Two very honorary guests on the blog today — my incredible parents!!
As far as support squads go, it doesn’t get much better than these two. The gratitude I have for the way my parents have stood beside me through my health journey truly has no bounds. A few weeks ago, they attended a conference at Stanford to continue their lyme research and my mom (aka momager), in true #momager form, was kind enough to type up a recap to share with you all.
A lot of this information was new to me, and it filled my heart with hope to hear from them about the passion and drive that lyme disease researchers and doctors are bringing to the table.
Battling lyme disease can feel confusing and hopeless, but was is a reminder that there is so much to be optimistic about. That there is community of professionals and advocates fighting tirelessly behind the scenes for a recovery that will one day be available.
We are the parents of an adult daughter who, after more than 10 years of declining health was diagnosed earlier this year with Chronic Lyme Disease. It is our belief that she was infected many years ago, and is one of the many cases where there was never a bulls eye rash, or any other clear indication that we should look into Lyme as a possible cause of her varied symptoms. Due to her own dogged pursuit of answers, she spearheaded the investigation of Lyme infection and as it turns out…after exhaustive testing by the most cutting edge lab in the country, she has clear signs of infection, one which is extensive and which her body has been trying to combat for a very long time.
Since her diagnosis, we have endeavored to learn everything that we possibly can about this misunderstood and yet very serious disease. In that effort, we attended a conference over the weekend of September 14, 2019 at Stanford University. The conference was entitled, Emerging Research, Diagnosis and Treatment of Lyme Disease and Tick-Borne Illness. It’s predecessor conference was held in Boston in 2017.
These are some of the things we learned about:
1. Lyme Disease is relatively new
It was less than 45 years ago (1975) when children presented with symptoms similar to rheumatoid arthritis that could be traced to tick bites. Seven years later, spirochetes were identified and Lyme disease started to garner attention from the medical community. Subsequent engagement by researchers and clinicians has been laudable but understanding and treating this disease is still in its infancy.
2. Ticks are adept travelers
It was surprising to learn how well ticks travel. I always thought that ticks presided on deer. Hosts in the wild, however, are many and include the western grey squirrel, dusky footed wood rat, blue belly lizards, and the brush mouse. More domesticated hosts include pet dogs and cats. Many Sierra Nevada vacation cabins are hot houses for ticks as chipmunks and other rodents nest in the walls of rental destinations. Living adjacent to a large open space on the California coast, I became aware of the importance of keeping field mice out of the house, locating firewood piles away from the house, inoculating my dog and generally establishing a perimeter of safety between my home on the open space fields with animals that host ticks.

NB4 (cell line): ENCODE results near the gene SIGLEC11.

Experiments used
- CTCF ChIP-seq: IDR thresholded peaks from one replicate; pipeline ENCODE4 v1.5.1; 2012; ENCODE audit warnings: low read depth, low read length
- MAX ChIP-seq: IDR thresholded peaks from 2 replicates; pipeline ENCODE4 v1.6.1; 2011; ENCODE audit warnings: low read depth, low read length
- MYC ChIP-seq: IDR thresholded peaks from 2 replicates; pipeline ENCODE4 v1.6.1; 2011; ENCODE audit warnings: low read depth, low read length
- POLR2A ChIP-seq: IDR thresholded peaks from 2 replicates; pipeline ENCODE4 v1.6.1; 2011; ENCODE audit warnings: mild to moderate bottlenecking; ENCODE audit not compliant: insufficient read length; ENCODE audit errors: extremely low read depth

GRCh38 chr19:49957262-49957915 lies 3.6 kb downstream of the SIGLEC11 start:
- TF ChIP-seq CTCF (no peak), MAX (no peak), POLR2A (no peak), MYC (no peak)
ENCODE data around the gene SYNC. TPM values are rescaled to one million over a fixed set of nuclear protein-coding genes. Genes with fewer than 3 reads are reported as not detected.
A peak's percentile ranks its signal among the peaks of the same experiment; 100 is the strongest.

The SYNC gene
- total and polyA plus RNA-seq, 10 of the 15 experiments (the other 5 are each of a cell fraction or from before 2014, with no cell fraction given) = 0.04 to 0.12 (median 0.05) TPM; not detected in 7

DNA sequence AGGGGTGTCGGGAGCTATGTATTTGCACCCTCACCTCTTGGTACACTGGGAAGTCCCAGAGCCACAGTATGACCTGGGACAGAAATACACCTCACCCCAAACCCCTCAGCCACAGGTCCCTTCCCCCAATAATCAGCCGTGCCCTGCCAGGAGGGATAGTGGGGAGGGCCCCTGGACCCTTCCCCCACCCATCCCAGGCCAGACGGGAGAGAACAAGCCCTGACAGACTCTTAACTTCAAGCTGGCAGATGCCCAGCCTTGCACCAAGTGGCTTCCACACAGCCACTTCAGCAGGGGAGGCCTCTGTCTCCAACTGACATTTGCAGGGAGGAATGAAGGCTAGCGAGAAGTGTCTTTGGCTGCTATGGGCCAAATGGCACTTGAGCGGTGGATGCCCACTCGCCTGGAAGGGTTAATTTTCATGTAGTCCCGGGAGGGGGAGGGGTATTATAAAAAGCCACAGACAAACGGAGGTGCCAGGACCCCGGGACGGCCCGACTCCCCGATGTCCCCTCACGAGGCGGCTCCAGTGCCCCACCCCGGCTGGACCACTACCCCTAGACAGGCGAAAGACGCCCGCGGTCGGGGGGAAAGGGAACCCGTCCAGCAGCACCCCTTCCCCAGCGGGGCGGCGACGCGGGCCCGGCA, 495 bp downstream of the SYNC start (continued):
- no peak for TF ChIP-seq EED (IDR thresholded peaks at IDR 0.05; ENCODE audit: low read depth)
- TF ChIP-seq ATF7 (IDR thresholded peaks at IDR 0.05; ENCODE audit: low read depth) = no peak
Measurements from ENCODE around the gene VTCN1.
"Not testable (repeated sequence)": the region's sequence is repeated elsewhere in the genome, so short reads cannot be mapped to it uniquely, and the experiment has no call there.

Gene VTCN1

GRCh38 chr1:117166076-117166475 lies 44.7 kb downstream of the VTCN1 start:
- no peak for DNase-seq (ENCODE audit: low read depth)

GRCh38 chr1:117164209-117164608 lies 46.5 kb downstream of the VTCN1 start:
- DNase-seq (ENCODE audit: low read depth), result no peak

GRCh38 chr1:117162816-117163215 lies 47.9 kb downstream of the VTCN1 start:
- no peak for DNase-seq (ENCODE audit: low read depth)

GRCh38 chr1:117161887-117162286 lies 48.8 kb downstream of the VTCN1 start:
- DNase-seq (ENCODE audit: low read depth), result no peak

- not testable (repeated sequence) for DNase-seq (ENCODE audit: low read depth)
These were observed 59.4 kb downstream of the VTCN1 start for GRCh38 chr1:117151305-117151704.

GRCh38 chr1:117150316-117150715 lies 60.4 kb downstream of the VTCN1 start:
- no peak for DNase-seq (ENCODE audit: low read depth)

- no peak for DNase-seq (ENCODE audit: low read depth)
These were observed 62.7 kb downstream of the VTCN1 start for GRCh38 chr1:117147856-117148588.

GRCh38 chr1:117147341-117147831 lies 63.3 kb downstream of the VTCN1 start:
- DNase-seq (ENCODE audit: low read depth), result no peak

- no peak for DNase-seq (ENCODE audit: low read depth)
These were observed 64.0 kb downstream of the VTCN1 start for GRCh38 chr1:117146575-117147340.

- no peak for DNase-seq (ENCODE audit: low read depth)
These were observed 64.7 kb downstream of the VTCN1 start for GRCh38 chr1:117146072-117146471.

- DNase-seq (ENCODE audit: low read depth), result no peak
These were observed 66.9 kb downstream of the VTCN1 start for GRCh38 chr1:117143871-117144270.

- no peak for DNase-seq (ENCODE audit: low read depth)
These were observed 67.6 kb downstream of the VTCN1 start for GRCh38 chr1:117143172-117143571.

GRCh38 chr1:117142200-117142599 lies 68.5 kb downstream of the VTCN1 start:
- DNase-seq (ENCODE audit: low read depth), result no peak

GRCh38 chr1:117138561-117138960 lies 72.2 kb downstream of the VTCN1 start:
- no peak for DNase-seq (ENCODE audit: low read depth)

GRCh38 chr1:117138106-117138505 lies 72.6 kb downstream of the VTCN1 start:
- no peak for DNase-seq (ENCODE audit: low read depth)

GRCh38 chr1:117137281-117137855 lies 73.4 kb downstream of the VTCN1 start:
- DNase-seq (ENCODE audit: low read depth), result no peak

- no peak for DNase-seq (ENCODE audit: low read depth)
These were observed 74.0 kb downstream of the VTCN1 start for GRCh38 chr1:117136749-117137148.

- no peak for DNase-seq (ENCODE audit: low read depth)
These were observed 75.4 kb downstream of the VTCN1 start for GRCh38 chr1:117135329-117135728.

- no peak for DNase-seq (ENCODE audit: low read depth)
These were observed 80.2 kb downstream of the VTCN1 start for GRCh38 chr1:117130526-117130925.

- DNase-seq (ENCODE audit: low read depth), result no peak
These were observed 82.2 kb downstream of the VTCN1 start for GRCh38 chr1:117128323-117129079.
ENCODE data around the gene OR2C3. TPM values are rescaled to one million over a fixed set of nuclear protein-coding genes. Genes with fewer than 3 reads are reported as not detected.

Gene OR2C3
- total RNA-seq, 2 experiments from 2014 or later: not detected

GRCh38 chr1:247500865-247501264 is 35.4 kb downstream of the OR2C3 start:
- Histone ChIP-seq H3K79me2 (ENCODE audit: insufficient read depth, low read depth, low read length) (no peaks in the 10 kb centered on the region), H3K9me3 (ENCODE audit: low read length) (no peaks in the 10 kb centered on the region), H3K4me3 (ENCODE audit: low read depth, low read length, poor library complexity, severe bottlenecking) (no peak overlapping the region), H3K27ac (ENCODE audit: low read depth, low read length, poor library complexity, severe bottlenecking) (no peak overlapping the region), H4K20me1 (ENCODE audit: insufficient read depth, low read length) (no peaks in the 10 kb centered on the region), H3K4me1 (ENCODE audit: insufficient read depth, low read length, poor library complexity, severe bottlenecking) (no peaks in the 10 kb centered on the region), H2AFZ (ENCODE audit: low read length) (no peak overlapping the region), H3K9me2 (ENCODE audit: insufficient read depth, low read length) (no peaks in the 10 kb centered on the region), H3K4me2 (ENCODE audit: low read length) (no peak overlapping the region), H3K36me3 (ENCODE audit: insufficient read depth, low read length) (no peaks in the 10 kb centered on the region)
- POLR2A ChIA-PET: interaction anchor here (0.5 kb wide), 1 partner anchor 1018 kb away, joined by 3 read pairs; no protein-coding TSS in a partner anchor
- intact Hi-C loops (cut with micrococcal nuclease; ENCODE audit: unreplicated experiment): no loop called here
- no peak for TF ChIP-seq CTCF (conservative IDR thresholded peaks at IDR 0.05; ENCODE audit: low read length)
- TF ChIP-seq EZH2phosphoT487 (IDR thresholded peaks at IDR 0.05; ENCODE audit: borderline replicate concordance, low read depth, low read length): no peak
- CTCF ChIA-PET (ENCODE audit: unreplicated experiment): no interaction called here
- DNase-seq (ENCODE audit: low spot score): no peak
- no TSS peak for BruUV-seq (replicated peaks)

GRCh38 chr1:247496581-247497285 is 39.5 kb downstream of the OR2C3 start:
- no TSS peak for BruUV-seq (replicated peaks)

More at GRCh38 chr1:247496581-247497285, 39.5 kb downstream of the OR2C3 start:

3. Tick Borne Illnesses are not just from Borrelia Burgdorferi
Borrelia mayonii, Borrelia miyamotoi were featured as two tick borne diseases emanating from the Midwest. The multiple pathogens that ticks carry increase the complexity of identification and diagnosis and treatment of Lyme.
4. Genetic Sequencing is a spearhead for news of avenues for diagnosing Lyme
It is amazing to think that the human genome was mapped just over 20 years ago. Research based upon sequencing has accelerated Lyme detection and diagnosis methods. This “lab bench”, not even built a few decades back, is critical to the advancement of diagnosing and treating Lyme.
5. Controversy between PTLDS vs. Chronic Lyme
Post Treatment Lyme Disease Syndrome is the new “in” word it seems. We had not heard this new term until presented with it at the conference. It was pointed out that labelling it a “syndrome”, can lead to the medical community being able to claim that it is really a mental health issue, a “syndrome” or “disorder”, not a diagnosis which can be clearly shown through scientific means. It brought to mind the early medical practice of diagnosing women with medically based issues and pain as “hysterical”.
By classifying Lyme as a “syndrome”, it becomes harder to attract research dollars, and to focus attention on Lyme disease, a biologically based bacteria that invades the body and wreaks havoc with its host. If Chronic Lyme is to be replaced, it should be named PTLD (Post Treatment Lyme Disease). The word “syndrome” should be eliminated.
6. Late Stage Lyme Disease can present in a myriad of ways making diagnosis and treatment just that much more of a challenge!
Some of the ways that were described, I had already learned or heard about from other sources. Because of my daughter’s own experience, I knew that Lyme could cause:
Neurological issues such as migraine, brain fog, vertigo/dizziness
GI issues (digestive troubles, nausea, food sensitivities)
Some of the other things I learned at the conference included:
Small fiber neuropathy
Mental health issues such as depression
7. The Good News/Bad News Story re: Research
Several speakers described the myriad of research projects being undertaken all over the country and we found great hope in knowing that each day, progress is being made towards a better understanding of, and thus better ways of treating Lyme disease. However, it was discouraging to hear each one of them talk about how most of the work being done is in its “early stages” or in its “infancy”. Though not a main focus at this conference, there was some mention of the inadequacy of the funds being allocated to researching this disease given its increasing, widespread and very serious results when not caught early (which happens all too often).